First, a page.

How To Set SMART Goals & Achieve Them
If I could list all of the things businesses get wrong about planning their growth, you’d be in for quite the ride. However, some of the most common issues would be right at the top because they occur time and time again. One of the most apparent is the lack of strong goal setting, which is not only detrimental to your business right now, but also damaging to your future.
Setting goals seems straightforward enough, right? You pick things you know you want your business to achieve, then write them down. Six months down the line, however, you realise you’ve strayed way too far from the goals and have no real means of tracking or managing them.
SMART goals are, in my opinion, the most superior option for growth planning. An acronym representing ‘Specific, Measurable, Achievable, Relevant and Time-Bound’, SMART goals give you targets that aren’t just something you strive for – they’re realistic steps you can tangibly move towards and measure the results of.
Let’s break it down to distil what a smart goal really offers:
When setting a goal, make sure it has a specific deadline and output. Speaking in general terms is banned - you can’t have a vague goal like ‘I want to increase sales’. Instead, focus on something more specific like ‘I want to increase my site’s cart conversion rate’
Assign clear measurement metrics to your goals. Again, vague ideas like ‘engagement’ aren’t relevant - you need specifics such as site visits, cart completions, conversions etc. Taking the above example, you’d assign a metric such as ‘Increase my site’s cart conversion rate to 50%’.
Goals should be ambitious but achievable. Don’t go too big - set goals that you can see yourself realistically managing in the given time frame. Sticking with our cart conversion example, for this to work effectively, you’ll need to know your current cart conversion rate and assign a metric that is an attainable and reasonable increase on your current conversion rate.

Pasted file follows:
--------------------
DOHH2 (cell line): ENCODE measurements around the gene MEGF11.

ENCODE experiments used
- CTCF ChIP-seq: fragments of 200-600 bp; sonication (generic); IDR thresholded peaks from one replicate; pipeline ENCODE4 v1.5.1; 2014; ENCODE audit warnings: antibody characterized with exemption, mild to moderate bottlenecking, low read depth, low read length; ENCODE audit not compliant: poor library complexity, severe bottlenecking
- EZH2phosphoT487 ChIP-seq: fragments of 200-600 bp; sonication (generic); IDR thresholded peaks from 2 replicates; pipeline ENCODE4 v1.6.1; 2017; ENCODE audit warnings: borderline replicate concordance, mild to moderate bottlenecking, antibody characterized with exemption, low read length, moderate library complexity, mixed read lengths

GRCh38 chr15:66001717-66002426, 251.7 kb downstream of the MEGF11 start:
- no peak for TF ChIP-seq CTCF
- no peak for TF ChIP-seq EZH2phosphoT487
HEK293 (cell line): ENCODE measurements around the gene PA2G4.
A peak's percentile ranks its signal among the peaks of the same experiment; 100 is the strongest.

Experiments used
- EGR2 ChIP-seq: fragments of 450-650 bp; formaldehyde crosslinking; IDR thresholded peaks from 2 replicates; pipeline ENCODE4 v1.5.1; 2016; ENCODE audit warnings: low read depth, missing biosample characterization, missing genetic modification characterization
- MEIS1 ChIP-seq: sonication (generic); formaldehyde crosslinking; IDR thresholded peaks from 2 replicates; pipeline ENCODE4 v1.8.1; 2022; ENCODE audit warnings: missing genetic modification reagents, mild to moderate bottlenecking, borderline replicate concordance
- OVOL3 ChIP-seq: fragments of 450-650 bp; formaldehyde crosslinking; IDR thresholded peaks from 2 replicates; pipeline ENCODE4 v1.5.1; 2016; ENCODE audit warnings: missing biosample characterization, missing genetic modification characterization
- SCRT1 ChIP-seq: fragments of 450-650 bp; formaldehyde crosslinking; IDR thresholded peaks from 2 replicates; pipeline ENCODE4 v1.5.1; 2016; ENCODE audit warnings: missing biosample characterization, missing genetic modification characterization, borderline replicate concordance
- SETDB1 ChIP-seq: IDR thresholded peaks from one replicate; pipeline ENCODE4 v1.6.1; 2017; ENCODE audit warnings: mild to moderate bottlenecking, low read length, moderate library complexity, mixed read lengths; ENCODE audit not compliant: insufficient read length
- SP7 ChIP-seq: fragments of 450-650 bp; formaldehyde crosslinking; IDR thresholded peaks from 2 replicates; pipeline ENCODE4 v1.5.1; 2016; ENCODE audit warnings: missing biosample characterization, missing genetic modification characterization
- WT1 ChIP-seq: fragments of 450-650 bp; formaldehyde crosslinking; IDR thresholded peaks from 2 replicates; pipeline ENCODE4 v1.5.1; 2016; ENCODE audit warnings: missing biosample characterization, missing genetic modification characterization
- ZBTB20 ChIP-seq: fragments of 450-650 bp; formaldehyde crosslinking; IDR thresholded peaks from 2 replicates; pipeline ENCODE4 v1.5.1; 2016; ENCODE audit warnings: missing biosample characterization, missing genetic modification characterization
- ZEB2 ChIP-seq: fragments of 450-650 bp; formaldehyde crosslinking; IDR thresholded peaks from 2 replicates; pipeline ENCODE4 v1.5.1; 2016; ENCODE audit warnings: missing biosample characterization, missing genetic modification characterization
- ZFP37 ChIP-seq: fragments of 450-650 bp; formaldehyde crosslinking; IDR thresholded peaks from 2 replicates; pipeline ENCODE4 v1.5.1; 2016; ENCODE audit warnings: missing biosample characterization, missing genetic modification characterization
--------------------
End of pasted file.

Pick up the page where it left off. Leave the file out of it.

Goals must be relevant to your wider business purpose. If you push ahead with a goal around cart conversions when your wider business is focusing on marketing and building brand awareness, you may be in conflict with the rest of your team.
Create deadlines for goals and don’t let them stretch into the impossible ‘someday in the future’. Real, time-limited goals are more motivating and useful for a business. Sometimes you can even set multiple time milestones, which can be especially useful in the digital space since you can generally retrieve metrics for each period to see what level of marginal gains you’re making. I always suggest setting an annual goal with 90 day chunks at which point you’ve allowed enough time to reassess whether your tactics to increase the cart conversions are working.
How to set SMART Goals
Setting SMART goals relies on understanding what they are – but now that we’ve covered that, it’s all about getting your own mindset focused on each part of the SMART acronym. One of the best ways to do that is to translate a goal you already have in mind into the SMART goal system.